With a heavy heart, we bid farewell to the Royal Zoological Society of Scotland's (RZSS) beloved giant pandas, Yang Guang and Tian Tian, who will be leaving the United Kingdom and returning to China. However, animal lovers can finally glimpse the iconic pair at Edinburgh Zoo before their departure on November 30.
The giant pandas were loaned to Scotland under a groundbreaking 10-year partnership between RZSS and the China Wildlife Conservation Association, where they served as cultural ambassadors for the country. Their presence in Scotland played a significant role in fostering global collaboration for wildlife conservation efforts. Unfortunately, despite hopes of breeding, Tian Tian, whose name means Sweetie, has not produced a cub during her time with Yang Guang, the male giant panda known as Sunshine.
David Field, the Chief Executive of RZSS, paid tribute to the profound impact the giant pandas have had in capturing the hearts and minds of millions of people, inspiring them to care about the natural world. Field emphasized the crucial role played by the pandas as ambassadors for their species and the broader conservation movement. He acknowledged that the departure of the pandas from Edinburgh Zoo in 2019 had a powerful effect in raising awareness about the global crisis facing wildlife and the urgent need to protect and conserve endangered species.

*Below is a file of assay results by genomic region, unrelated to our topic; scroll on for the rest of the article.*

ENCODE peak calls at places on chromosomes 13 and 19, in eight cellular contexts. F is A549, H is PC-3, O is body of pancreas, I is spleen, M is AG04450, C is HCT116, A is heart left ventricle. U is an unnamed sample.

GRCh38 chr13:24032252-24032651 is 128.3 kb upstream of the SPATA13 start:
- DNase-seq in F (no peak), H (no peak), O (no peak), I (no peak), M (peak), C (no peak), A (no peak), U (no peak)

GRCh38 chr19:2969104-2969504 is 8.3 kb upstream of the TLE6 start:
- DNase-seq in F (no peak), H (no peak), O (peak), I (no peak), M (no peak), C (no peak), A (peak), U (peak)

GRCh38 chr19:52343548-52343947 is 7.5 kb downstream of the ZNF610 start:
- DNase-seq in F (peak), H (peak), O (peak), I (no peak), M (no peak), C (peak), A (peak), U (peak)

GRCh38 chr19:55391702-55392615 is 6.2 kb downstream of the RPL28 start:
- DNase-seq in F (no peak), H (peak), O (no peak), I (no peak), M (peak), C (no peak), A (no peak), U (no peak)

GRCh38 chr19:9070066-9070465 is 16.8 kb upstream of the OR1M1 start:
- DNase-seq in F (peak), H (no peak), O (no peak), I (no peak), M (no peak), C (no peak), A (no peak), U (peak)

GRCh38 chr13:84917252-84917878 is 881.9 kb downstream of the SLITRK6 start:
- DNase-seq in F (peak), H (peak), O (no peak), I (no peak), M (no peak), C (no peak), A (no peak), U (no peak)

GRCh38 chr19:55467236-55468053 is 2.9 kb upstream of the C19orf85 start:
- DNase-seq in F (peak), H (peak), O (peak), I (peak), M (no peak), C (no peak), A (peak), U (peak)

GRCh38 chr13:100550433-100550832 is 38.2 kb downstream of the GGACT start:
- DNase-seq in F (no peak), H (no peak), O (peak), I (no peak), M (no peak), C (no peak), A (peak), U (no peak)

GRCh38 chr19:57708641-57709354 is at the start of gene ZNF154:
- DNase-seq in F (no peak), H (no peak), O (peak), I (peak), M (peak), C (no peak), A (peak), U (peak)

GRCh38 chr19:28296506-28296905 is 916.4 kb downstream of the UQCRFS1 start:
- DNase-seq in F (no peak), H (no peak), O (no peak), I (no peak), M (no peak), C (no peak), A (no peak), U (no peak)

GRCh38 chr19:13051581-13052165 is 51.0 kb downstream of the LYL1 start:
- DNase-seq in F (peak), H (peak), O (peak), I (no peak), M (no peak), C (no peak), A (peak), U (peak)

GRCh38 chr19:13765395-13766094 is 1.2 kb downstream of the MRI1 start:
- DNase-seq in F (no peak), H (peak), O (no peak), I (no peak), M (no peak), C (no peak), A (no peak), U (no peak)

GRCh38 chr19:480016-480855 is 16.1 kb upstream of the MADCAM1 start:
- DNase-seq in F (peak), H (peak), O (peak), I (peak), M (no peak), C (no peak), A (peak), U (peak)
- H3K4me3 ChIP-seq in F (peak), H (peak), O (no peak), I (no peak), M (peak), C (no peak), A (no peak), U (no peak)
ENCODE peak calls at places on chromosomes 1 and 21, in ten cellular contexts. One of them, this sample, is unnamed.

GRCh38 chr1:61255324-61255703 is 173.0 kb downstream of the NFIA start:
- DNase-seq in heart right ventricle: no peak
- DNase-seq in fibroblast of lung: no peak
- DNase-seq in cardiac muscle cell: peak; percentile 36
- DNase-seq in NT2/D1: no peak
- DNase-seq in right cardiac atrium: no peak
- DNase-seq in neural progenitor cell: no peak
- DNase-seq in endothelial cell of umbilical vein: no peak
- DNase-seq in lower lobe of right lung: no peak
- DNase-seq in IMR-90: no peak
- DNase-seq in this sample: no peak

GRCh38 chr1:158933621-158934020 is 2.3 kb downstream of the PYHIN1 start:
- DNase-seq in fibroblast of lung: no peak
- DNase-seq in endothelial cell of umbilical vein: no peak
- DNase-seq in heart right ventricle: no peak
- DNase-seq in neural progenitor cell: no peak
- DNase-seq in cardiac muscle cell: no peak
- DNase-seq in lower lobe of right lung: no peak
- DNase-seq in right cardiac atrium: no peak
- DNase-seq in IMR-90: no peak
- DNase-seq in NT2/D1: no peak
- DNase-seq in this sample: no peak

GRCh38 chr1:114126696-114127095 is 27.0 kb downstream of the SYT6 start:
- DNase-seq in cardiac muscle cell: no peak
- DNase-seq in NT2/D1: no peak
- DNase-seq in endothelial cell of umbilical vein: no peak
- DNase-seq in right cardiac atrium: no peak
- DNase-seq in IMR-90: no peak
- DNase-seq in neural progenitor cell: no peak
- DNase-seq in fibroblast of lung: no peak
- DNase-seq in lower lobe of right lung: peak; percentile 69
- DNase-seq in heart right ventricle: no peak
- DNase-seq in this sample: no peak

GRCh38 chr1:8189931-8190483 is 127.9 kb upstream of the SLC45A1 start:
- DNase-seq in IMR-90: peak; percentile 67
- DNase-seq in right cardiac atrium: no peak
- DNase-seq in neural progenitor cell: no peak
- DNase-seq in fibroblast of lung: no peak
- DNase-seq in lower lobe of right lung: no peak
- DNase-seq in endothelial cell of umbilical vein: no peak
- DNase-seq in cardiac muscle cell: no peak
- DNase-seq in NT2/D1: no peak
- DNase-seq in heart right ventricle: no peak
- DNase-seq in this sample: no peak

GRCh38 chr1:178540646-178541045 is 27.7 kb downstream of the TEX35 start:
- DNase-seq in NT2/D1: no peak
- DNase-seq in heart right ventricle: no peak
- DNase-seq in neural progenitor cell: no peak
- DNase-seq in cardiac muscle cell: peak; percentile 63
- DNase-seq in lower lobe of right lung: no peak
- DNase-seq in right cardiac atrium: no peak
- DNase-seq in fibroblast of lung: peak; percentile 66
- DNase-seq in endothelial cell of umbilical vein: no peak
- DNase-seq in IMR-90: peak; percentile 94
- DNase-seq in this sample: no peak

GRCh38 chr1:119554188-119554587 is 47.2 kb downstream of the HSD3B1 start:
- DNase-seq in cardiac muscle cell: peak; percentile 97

As the Edinburgh community bids farewell to Yang Guang and Tian Tian, the legacy of these beloved giant pandas will endure through the awareness and engagement they have sparked regarding the importance of wildlife conservation. The pandas' departure signals the culmination of years of collaboration between RZSS and the University of Edinburgh in advancing research related to giant pandas' well-being. Field expressed optimism about the improved outlook for giant pandas in the wild in recent years, offering hope for the species' future.
The field also highlighted the valuable contribution made by RZSS to the scientific understanding of giant panda fertility, husbandry, and veterinary care. This research has been of real benefit to protecting giant pandas in China, where the species is listed as vulnerable. With more than a million species at risk of extinction and our natural world in crisis, Yang Guang and Tian Tian have played a vital role in inspiring millions of people to care about nature and take action to protect it.
Despite the sadness of saying goodbye, the RZSS remains committed to promoting conservation efforts and educating the public about the importance of biodiversity. The departure of the giant pandas provides an opportunity for RZSS to connect more people with conservation causes and nature awareness.
Share This Post On
Leave a comment
You need to login to leave a comment. Log-in